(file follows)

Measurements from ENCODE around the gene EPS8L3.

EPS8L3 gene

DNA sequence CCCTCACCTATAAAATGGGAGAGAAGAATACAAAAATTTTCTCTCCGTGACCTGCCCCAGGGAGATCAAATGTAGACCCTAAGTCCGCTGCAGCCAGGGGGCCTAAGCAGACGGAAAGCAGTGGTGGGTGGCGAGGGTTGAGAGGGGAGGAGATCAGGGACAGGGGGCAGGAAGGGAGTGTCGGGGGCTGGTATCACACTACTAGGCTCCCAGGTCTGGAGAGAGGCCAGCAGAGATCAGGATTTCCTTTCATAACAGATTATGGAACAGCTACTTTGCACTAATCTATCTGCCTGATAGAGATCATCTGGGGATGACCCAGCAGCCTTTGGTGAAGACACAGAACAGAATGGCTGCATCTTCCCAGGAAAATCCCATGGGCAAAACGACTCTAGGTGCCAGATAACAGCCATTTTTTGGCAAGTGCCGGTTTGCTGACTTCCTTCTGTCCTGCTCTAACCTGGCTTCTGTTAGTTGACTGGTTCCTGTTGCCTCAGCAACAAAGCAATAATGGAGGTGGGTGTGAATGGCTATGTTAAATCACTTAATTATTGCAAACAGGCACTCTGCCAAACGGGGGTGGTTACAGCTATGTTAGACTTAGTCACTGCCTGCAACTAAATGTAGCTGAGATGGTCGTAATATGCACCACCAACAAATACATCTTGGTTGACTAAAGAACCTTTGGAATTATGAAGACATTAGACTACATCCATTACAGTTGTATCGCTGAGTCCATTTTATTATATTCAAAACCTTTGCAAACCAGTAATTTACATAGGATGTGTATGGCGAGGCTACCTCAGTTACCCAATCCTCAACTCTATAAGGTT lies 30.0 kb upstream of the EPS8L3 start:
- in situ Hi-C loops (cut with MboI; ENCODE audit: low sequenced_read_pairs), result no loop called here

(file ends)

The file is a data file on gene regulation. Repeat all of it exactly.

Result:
Measurements from ENCODE around the gene EPS8L3.

EPS8L3 gene

DNA sequence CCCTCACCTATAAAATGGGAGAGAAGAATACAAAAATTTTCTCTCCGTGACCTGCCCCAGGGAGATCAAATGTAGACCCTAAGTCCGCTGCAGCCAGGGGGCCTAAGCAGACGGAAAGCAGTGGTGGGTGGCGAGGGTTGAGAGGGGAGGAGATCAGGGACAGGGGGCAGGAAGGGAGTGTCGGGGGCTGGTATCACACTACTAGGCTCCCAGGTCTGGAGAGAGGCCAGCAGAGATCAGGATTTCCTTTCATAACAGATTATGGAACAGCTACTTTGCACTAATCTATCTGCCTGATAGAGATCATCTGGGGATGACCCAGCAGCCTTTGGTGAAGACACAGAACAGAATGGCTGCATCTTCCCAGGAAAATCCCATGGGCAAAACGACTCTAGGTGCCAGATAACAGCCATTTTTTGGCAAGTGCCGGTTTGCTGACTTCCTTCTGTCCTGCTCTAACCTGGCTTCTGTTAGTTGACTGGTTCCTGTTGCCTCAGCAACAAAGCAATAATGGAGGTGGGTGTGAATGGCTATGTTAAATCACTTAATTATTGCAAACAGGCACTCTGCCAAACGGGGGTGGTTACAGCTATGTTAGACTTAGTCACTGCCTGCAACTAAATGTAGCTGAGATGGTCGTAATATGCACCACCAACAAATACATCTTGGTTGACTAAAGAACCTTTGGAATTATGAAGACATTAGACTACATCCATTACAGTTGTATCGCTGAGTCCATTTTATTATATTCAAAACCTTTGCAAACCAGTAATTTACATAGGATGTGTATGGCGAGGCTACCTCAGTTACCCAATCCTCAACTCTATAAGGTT lies 30.0 kb upstream of the EPS8L3 start:
- in situ Hi-C loops (cut with MboI; ENCODE audit: low sequenced_read_pairs), result no loop called here